Ten Sleep: Forest Service Institutes Bolting Moratorium Following Controversy
The controversy surrounding manufactured routes and route-development ethics in Ten Sleep Canyon—newly reinvigorated following actions taken by 18 climbers to remove some manufactured routes on July 1 and 2—has resulted in swift action from U.S. Forest Service: Effective immediately, there is a moratorium on the development of all new routes in Ten Sleep Canyon.
The Bighorn Climbers’ Coalition (BCC) held a Round Table Meeting on Saturday, July 20, to address increased tensions and attention stemming from the mass route removal on July 1 and 2. In attendance were two members of the U.S. Forest Service (USFS)— the district ranger for the Powder River District and a climbing ranger.
Get Caught Up on the Ten Sleep Drama
According to an announcement on the BCC Facebook page, a July 11 letter written by the USFS and shared at the July 20 meeting, reads: “As of July 19, 2019, the USDA Forest Service will be enforcing regulations that prohibit constructing new climbing routes or trails on the Bighorn National Forest, including Ten Sleep Canyon. If an individual or group is manufacturing or creating new routes with any type of permanent hardware or apparatus to include bolts, glue, manufactured hand holds; or modifying routes through chipping or hammering new or existing holds, they will be subject to criminal fines, to include money for restitution to the impacted area.”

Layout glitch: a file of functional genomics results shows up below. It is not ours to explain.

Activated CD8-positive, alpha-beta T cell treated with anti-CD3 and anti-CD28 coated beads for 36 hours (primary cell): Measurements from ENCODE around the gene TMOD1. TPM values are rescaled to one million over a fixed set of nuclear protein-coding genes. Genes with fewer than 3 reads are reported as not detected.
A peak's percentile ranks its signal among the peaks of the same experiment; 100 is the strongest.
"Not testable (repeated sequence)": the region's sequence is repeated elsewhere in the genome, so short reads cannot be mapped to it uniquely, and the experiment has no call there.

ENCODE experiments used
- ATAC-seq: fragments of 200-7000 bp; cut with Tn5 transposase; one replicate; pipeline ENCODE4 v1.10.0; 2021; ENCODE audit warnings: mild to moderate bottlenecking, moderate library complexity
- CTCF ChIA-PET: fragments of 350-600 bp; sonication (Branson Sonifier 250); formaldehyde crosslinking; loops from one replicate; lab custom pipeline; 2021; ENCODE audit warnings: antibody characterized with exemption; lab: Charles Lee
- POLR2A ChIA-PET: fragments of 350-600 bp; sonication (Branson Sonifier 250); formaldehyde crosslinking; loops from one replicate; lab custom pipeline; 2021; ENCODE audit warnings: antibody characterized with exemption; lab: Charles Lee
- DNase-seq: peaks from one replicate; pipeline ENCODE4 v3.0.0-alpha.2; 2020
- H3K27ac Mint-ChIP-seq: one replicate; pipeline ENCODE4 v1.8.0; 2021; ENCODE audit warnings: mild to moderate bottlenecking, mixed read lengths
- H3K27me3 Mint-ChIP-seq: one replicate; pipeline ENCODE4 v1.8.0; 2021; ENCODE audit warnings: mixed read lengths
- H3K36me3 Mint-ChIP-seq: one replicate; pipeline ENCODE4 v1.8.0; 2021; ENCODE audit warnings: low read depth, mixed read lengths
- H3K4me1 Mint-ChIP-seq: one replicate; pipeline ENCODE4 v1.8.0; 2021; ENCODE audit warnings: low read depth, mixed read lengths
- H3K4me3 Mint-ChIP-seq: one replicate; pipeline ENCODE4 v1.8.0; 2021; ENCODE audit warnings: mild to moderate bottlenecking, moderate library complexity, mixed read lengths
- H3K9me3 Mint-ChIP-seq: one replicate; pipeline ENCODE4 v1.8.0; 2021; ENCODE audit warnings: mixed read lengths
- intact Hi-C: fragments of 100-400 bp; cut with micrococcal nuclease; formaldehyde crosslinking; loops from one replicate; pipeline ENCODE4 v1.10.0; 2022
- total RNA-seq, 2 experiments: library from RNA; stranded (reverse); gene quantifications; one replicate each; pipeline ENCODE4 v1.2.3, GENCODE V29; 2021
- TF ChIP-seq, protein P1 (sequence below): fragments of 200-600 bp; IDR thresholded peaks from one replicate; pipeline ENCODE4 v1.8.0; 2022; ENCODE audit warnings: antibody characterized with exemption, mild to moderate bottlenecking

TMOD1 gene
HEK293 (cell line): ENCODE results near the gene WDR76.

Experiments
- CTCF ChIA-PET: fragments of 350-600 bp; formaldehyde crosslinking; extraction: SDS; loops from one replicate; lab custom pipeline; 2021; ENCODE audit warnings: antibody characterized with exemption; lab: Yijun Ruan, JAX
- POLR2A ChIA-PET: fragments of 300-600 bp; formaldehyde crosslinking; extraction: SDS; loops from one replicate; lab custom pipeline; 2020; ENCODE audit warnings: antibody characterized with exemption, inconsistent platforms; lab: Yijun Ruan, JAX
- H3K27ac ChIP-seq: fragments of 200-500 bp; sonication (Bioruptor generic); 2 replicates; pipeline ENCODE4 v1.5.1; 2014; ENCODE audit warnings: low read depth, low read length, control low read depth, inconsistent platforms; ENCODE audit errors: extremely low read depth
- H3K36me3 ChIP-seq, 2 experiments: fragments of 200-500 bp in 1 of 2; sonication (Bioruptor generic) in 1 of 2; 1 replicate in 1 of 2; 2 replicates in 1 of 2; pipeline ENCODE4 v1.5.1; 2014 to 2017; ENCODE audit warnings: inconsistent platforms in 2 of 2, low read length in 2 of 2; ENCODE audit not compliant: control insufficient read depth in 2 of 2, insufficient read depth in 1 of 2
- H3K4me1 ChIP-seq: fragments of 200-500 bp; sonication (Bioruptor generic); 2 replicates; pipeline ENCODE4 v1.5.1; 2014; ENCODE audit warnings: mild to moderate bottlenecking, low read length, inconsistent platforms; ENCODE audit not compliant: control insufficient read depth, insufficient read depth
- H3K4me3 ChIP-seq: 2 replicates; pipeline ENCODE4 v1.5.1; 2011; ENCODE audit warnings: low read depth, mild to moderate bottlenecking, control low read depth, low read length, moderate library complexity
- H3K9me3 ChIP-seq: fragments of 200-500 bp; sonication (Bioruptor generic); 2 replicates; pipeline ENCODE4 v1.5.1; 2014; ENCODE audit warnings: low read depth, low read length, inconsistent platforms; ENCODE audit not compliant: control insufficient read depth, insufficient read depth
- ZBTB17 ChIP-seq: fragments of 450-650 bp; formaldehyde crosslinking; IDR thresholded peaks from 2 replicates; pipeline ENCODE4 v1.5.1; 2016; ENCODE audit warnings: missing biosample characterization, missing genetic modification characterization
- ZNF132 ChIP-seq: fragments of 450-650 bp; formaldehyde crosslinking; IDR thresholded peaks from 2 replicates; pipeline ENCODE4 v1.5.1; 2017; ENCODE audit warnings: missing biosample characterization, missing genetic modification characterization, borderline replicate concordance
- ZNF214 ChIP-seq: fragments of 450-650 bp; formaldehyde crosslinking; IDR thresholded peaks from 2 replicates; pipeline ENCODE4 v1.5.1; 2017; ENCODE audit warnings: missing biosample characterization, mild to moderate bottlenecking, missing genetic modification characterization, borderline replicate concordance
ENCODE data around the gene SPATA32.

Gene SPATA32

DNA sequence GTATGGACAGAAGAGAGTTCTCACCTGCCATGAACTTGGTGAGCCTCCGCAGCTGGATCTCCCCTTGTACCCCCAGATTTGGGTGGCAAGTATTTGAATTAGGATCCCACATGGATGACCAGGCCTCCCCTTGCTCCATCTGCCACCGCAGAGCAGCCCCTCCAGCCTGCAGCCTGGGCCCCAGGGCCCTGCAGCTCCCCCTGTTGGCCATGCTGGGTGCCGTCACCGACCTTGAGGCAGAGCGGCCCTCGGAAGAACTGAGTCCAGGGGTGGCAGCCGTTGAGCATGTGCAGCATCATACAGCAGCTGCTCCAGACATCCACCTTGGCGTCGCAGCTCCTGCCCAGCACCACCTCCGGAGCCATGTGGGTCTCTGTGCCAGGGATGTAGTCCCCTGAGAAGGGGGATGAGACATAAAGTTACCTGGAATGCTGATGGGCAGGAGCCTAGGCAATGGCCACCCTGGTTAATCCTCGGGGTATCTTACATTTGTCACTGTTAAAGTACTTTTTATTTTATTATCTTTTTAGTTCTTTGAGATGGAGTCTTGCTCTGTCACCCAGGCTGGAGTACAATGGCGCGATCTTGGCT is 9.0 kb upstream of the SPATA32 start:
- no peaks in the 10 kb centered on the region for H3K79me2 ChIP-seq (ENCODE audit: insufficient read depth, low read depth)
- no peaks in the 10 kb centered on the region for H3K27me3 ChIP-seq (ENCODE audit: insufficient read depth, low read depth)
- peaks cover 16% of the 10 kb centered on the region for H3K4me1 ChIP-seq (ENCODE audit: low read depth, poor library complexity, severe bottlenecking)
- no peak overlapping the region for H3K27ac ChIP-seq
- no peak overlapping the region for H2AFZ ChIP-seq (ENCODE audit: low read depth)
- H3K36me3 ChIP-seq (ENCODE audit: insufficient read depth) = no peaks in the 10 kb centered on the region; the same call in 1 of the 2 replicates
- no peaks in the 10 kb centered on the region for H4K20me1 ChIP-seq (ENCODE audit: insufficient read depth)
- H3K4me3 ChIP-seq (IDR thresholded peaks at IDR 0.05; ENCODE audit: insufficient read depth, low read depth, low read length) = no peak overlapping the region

During this moratorium, the USFS and BCC will work to develop a Climbing Management Plan and guidelines for future route development in Ten Sleep.
The BCC notes on Facebook, “The USFS has stated that the moratorium will be lifted upon the implementation of these guidelines.”
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